Field Science & Leadership

7TH - 12TH GRADE

The Field Science and Leadership series offers inquiry-based programs designed to draw out students’ interests and curiosities to formulate research questions and implement field investigations. Working in small trail groups, students design and complete a field investigation about the forested or aquatic communities surrounding the Learning Center based on their scientific questions. The final day of the program includes a symposium-style discussion where each group presents their findings. Through this process, students gain firsthand experience with scientific equipment and field study techniques while learning how National Park Service researchers design field research projects and make land management decisions in our national parks.

CARNIVORE CURRICULUM

Students study North Cascades carnivores and their habitat in surrounding forests near the Learning Center. On the first day, students gain an overview of North Cascades ecosystems and engage in hands-on lessons about field inquiry, plant identification and forest carnivores. On the second day, students investigate the habitat potential of the forest community surrounding the Learning Center for threatened and endangered forest carnivores by examining tree diversity and canopy cover, coarse woody debris and ground cover in forest transects. Working in small groups, students gather data at their field study site and then compile and analyze their data back in the classroom. On the final day of the program, students present their findings and make conclusions about their research in a symposium-style discussion with their peers, teachers and national park representatives.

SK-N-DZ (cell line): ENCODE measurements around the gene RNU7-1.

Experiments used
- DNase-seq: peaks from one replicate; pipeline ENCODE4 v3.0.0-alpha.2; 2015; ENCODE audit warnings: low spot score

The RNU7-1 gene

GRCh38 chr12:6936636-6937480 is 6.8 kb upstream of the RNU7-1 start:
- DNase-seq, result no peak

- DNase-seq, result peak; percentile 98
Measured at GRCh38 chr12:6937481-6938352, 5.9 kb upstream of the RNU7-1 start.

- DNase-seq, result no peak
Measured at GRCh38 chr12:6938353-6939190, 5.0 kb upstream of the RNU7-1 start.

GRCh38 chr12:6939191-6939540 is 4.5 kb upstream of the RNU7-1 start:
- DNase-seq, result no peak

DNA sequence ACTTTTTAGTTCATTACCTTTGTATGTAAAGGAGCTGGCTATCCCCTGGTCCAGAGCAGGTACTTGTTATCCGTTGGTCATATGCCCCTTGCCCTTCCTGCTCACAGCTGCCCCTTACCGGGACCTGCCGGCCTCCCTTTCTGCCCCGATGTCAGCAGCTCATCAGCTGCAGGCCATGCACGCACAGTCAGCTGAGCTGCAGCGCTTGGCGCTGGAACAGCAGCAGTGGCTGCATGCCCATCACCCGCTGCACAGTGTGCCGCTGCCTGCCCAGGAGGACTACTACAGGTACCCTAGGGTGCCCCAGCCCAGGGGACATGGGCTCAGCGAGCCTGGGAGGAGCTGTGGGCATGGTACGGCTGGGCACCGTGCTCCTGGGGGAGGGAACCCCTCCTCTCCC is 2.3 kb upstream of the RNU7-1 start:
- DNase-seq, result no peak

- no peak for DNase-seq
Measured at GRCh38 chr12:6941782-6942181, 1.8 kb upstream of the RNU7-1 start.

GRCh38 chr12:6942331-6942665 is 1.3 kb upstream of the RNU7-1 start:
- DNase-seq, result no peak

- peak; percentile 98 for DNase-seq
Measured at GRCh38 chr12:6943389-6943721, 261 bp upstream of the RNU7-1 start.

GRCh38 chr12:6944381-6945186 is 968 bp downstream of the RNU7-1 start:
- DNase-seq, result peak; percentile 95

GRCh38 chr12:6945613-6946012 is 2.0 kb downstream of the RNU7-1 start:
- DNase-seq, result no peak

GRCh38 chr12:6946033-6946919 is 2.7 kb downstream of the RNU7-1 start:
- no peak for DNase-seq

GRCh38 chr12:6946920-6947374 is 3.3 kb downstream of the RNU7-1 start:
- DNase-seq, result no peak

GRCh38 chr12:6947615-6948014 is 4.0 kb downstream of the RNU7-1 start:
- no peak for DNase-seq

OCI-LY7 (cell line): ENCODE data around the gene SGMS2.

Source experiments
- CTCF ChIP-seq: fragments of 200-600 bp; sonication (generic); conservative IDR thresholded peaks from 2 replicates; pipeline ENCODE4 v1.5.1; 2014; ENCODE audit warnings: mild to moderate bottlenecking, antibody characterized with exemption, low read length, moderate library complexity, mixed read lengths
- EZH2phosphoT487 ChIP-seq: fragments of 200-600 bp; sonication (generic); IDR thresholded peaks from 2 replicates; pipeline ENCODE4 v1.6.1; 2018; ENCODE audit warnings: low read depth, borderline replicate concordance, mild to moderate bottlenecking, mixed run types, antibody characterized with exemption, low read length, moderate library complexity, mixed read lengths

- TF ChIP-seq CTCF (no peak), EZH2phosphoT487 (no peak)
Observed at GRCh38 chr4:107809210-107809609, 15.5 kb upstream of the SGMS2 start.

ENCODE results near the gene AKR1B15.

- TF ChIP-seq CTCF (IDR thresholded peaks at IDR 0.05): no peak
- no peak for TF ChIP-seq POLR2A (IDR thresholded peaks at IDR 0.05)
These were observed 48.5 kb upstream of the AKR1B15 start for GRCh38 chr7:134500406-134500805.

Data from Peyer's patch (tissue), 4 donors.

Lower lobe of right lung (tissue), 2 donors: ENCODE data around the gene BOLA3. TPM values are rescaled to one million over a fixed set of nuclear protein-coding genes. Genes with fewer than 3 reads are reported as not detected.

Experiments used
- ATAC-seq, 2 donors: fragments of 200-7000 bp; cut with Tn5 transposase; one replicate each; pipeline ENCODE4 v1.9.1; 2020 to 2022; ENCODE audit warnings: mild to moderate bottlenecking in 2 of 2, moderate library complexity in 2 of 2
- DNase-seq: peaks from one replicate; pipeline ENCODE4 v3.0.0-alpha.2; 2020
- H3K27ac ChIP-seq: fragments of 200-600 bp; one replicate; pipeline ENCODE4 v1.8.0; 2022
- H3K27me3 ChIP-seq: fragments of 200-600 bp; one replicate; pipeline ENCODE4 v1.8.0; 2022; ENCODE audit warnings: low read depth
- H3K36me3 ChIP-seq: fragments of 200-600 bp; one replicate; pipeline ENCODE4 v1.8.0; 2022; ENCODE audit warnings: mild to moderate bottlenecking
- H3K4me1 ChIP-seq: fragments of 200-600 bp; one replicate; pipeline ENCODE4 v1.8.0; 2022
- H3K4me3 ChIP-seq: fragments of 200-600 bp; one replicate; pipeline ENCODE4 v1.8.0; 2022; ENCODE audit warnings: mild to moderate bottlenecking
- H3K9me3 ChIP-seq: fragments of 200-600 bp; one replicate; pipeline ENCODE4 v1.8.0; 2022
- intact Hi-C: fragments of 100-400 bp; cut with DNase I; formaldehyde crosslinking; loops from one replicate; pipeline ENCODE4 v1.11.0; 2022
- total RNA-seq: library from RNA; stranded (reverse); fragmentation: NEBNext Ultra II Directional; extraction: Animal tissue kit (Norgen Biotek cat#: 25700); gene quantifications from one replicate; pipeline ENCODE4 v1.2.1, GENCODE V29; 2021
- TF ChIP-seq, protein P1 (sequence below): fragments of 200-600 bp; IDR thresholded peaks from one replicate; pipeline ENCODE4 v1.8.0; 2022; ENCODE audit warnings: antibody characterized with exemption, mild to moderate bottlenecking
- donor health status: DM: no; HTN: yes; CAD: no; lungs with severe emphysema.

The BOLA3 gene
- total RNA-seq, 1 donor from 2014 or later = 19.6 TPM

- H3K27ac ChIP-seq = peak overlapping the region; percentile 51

AQUATIC INVESTIGATIONS CURRICULUM

Students study the aquatic interactions between the physical, chemical and biological components of the local watershed. On the first day, students gain an overview of North Cascades ecosystems and learn the parameters researchers use to study water quality and aquatic ecosystems. On the second day, students develop a scientific question through site observations, which they will answer using a suite of data collection methods including water chemistry testing, benthic macroinvertibrate sampling and examination of physical stream characteristics. Working in small groups, students gather data at their field study site and then compile and analyze their data back in the classroom. On the third day, students present their findings and make conclusions about their research in a symposium-style discussion with their peers, teachers and national park representatives.

Mountain School Resources

The Mountain School Blog is a way that students can stay connected to their experience. The blog tell what current Mountain School students are doing as well as tells of recent events and happenings up at the Learning Center. Mountain School students, teachers and classes are encouraged to submit posts about their Mountain School experience!

Mountain School blog

From field study to evening programs, this document shows a typical Mountain School program.

Mountain School program schedule

Mountain School Video (6:08)

MM-MS-thumb.jpgLearn more about Mountain School with this fun video by Omar Garcia and Michelle Tamez. 6:08Watch Video

 

MM-MSTV-thumb.jpgProduced by KCTS 9 Seattle for the "North Cascades: People, Places and Stories", this episode examines Mountain School. 4:54 | Watch Video

Mountain School: A 7-million-acre campus for kids

DIABLO LAKE — To truly learn about the great outdoors, one has get out into it and experience the sights, sounds and smells. T

ouch the bark, feel the moss, hear the birds, feel the breeze.

Children who attend Mountain School can do just that.

The school is a 7 million-acre campus with the North Cascades Institute’s Environmental Learning Center serving as its lecture hall. “

We are very fortunate to be able to offer this program,” said Institute’s program coordinator Chris Kiser. “It’s an opportunity for students to make friends and learn about themselves as well as the outdoors. They learn all about producers, consumers and the ecosystem.”

Mountain School packs a lot into three days. The focus is on science, and the natural and cultural history of the North Cascades.

— Skagit Valley Herald, 10/24/14

Field Guide to North Cascades Institute
Field-Guide-2014